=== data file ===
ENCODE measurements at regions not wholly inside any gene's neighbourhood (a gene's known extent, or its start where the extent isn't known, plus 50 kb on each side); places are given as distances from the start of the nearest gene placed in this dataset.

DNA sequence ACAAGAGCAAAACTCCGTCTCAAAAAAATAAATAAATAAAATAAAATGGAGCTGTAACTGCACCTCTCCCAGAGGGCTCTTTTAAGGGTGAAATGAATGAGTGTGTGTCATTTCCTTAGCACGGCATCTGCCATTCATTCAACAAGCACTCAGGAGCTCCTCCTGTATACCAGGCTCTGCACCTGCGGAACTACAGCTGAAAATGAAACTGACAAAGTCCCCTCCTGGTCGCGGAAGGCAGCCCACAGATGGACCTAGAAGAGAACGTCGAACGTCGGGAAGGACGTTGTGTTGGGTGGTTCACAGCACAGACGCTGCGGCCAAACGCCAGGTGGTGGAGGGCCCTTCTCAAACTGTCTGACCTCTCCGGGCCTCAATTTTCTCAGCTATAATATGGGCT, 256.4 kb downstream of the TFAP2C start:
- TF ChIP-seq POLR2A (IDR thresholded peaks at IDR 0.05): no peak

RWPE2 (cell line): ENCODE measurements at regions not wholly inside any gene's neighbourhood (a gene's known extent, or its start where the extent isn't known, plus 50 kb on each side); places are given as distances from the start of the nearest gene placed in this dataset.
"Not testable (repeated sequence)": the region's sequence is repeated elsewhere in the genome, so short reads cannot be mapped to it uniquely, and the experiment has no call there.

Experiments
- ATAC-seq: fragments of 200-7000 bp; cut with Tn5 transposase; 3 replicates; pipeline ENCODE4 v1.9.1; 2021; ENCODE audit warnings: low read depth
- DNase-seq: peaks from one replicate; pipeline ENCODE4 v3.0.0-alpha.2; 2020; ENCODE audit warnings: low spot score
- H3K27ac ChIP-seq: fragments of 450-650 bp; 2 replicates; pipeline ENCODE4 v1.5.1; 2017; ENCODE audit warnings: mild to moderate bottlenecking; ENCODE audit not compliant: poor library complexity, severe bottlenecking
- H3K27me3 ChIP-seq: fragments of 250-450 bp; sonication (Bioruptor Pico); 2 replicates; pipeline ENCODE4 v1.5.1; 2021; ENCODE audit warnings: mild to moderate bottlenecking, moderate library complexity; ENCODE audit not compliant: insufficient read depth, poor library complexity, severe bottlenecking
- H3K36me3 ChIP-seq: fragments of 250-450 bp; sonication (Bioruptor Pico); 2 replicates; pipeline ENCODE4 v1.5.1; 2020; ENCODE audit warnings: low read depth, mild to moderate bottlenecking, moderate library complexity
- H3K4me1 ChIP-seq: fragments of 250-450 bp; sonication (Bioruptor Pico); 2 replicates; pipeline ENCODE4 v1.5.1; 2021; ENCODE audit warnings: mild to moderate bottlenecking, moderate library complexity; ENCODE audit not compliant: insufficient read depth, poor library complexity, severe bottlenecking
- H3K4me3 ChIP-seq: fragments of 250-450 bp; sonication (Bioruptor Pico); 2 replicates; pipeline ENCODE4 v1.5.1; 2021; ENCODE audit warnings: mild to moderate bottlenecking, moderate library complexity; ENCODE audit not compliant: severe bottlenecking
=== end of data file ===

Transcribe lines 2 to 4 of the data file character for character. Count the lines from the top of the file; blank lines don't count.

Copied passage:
DNA sequence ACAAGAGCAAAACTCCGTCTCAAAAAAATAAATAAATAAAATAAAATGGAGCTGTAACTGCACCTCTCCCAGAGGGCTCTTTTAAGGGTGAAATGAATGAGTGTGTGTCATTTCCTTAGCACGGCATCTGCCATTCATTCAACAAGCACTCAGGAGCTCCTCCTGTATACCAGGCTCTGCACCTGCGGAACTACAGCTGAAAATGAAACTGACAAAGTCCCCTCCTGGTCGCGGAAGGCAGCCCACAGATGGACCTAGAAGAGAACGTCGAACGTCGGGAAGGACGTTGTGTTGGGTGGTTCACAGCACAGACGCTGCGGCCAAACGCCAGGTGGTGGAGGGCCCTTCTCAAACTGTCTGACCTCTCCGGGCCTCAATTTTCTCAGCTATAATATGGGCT, 256.4 kb downstream of the TFAP2C start:
- TF ChIP-seq POLR2A (IDR thresholded peaks at IDR 0.05): no peak

RWPE2 (cell line): ENCODE measurements at regions not wholly inside any gene's neighbourhood (a gene's known extent, or its start where the extent isn't known, plus 50 kb on each side); places are given as distances from the start of the nearest gene placed in this dataset.